Funimfundo Primary in Port Elizabeth participates in this programme, and the teachers and principal have reported that since eating breakfast, there is less absenteeism, less learners who are sick, better concentration in the class and overall the children have more energy.
In South Africa, more than 11 million people go hungry every day and it’s no myth that when temperatures drop in winter, we actually feel hungrier, say dietitians on the eve of World Hunger Day (28 May 2015). And according to the South African Weather Service (SAWS) seasonal forecast, we can expect a colder than usual winter this year.
“In winter, we require more energy to maintain good health,” said Kelly Francis, Kwazulu-Natal-based dietitian. “All self-regulatory systems in the body, such as temperature control, require energy. Exposure to cold weather with improper warm clothing will result in an increased use of food energy for body temperature regulation. This will increase food energy requirements in winter.”
The challenges of hunger are greatest in the morning hours, and this is particularly relevant to children, who do the bulk of their learning before mid-day. A study of children found a significant difference in fatigue levels two hours after breakfast, between breakfast eaters and breakfast skippers. Those children that had not eaten since the night before reported a greater feeling of fatigue at the mid-morning mark of the day. The study also found that eating a breakfast of good nutritional quality can influence blood glucose control and insulin levels significantly enough to prevent disease. Overwhelming evidence supports the impact of breakfast on learning, yet the sad fact is that 1 in 5 children in South Africa are going to school hungry.
The magnitude of hunger in South Africa is not difficult to understand in the face of statistics, which reveal that although household access to food has improved since 2002, it has remained static since 2011 Behind this statistic are many modern-day domestic complications such as, whilst the majority of young children have both parents alive, less than half are living with their parents. Many young children are being looked after by extended family members, and social grants do not always fully trickle down to them. Even in cases of poor yet stable families, the Child Support Grant in 2015 is just R330 per month, which makes keeping a growing child nourished, a challenge. 6 With the poorest 40% of households receiving an income of less than R765 a month and the poorest 20% earning less than R390 per person per month,6 it’s easy to understand why there is little money left to put breakfast on the table.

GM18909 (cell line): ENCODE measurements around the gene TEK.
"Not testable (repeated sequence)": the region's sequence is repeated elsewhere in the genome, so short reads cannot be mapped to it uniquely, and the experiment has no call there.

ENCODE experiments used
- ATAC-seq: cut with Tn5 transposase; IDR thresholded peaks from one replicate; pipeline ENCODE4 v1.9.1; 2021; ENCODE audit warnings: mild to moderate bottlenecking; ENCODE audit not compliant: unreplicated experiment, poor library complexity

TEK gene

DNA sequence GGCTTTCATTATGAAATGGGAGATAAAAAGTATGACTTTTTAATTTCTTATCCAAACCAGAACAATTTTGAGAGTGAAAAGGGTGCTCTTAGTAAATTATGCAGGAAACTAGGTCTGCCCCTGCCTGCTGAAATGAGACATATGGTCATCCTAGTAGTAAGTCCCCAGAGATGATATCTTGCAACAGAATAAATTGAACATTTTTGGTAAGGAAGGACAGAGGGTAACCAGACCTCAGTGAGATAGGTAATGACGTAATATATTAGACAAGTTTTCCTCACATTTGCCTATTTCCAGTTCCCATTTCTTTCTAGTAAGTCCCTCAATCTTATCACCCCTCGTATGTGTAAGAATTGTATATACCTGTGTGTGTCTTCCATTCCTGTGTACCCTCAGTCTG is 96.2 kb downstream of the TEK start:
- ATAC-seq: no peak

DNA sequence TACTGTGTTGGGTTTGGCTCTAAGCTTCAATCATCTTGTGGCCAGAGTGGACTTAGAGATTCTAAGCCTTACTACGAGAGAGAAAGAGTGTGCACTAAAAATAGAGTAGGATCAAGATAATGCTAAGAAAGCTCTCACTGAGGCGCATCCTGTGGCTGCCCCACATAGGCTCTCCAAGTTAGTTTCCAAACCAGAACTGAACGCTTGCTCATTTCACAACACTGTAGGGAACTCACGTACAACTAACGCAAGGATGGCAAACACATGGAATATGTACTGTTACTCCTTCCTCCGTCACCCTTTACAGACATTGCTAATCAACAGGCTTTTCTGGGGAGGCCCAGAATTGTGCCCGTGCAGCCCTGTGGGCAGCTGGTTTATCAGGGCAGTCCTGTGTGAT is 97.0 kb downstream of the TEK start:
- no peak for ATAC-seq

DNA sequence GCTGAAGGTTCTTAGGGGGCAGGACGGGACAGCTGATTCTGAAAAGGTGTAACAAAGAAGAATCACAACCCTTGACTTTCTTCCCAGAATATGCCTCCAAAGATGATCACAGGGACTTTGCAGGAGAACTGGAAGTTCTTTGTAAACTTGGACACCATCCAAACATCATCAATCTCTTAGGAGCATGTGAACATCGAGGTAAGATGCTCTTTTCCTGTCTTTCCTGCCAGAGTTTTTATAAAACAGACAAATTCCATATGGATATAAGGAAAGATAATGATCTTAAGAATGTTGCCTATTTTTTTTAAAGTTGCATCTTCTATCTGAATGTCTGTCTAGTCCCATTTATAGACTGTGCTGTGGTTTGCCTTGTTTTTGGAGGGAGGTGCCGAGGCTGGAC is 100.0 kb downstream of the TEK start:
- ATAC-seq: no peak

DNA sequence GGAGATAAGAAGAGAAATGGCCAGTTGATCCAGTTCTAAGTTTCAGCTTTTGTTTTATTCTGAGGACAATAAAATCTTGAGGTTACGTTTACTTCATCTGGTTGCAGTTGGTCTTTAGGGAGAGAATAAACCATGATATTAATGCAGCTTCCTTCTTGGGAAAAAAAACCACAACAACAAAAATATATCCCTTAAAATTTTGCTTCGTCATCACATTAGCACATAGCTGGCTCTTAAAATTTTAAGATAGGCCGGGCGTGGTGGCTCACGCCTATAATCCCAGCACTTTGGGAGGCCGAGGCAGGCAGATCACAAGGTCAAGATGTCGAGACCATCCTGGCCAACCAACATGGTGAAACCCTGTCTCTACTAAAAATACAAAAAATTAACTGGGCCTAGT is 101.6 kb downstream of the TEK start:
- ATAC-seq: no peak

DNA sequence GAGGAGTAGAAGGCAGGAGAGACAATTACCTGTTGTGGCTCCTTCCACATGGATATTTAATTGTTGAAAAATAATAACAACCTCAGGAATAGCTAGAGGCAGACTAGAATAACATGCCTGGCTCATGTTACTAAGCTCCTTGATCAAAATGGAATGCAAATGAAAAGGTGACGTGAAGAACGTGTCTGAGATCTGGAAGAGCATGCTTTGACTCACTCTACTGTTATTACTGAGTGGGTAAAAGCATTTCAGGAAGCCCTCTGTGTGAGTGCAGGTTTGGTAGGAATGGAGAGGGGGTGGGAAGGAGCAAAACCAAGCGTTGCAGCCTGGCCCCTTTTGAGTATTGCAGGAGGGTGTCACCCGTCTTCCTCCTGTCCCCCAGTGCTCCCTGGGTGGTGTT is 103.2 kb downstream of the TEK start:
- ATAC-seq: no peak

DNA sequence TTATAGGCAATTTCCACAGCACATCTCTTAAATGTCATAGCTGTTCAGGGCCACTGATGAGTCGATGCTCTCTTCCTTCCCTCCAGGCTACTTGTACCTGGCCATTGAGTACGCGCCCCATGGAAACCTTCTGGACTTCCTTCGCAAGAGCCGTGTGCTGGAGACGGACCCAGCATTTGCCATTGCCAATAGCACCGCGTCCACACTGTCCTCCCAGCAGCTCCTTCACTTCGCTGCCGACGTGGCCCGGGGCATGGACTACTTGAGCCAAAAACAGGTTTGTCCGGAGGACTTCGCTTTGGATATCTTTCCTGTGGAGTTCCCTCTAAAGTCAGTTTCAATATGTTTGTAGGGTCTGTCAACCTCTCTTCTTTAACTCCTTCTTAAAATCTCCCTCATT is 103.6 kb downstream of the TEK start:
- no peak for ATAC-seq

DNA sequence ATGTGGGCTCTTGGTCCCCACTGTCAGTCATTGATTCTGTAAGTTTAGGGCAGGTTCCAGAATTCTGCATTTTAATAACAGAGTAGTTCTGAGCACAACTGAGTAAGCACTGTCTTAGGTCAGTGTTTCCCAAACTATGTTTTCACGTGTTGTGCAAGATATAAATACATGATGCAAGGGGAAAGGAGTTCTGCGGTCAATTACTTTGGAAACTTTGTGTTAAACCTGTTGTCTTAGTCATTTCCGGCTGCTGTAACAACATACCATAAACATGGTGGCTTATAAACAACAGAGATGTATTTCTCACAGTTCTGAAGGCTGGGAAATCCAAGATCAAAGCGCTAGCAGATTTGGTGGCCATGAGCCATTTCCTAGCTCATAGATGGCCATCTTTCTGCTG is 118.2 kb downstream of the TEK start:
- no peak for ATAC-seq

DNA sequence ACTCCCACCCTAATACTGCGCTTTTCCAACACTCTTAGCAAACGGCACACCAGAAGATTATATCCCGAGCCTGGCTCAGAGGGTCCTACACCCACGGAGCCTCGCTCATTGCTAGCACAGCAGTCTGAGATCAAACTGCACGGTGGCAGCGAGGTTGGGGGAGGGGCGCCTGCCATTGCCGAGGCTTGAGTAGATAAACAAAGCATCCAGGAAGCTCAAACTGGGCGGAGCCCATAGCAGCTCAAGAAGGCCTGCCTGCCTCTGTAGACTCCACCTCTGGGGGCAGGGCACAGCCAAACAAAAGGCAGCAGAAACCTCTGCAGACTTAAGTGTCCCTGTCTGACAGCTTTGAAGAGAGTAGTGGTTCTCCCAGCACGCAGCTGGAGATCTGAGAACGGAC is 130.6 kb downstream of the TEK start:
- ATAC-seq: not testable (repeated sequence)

To help in tackling this big problem, Kellogg is partnering with FoodBank South Africa and First Choice milk in the Breakfast for Better Days™ initiative. Kellogg, together with the partners, as well as with the endorsement of the Department of Basic Education, is dishing up a breakfast of cereal and milk to 25 000 school children every school day in 2015 in four South African provinces. This will go a long way towards lowering the hunger stats.
Many of the principals and teachers of the schools participating in the Breakfast for Better Days™ Initiative have reported that there is only ‘one meal a day’ available at home, for many of their learners. This makes the Kellogg’s project and other similar programmes, vital to young learners, who rely on these meals to fill their energy needs for busy school days.
Eating one meal a day can severely compromise a child’s health, says Francis. “Access to only one meal a day will result in a food intake below what is recommended by the South African Food Based Dietary Guidelines. These guidelines state that a daily intake of fruits, vegetables, protein, dairy and starch is essential for adequate nutrient intake and optimum health.” Furthermore, fasting throughout the night and the school day will result in low levels of glucose available for energy. The brain requires glucose energy for optimal functioning. A breakfast meal will therefore contribute positively to brain energy availability while a child is at school. “Supplementing one family meal via nutrition programmes may be the only hope some children will have of achieving optimal nutrition,” says Francis.
In a survey of principals participating in the Breakfast for Better Days™ Initiative, the majority said that in winter, more of their learners get sick, which ultimately leads to absenteeism and losing out on class time.
The best way to combat winter colds and flu is through good nutrition, which has a positive effect on the immune system. “Vitamins A, B6, B12, C, D and E play a role in immune protection and providing an increased intake of these nutrients will enhance the capacity of the body to fight infection,” says Francis. “This will therefore reduce illness-related absenteeism.”
Breakfast is certainly making its mark at the 43 participating Breakfast for Better Days™ schools, with principals reporting as high as a 30% improvement in winter attendance. “It’s great to see teachers actually being able to teach, and not having to tend to sick children,” said Mrs. Marokone, Principal of Mogobeng Primary School in Gauteng.
“Winter is without a doubt the toughest time of the year for the poor,” says Jack Kruger, Kellogg’s Marketing Category Manager. “Already living under tight budgetary constraints, there is now the additional expense of keeping warm, which can take away from what is already a minimal food budget. We are happy to hear that the breakfasts we are providing are helping kids to stay in school and work towards a brighter future.”
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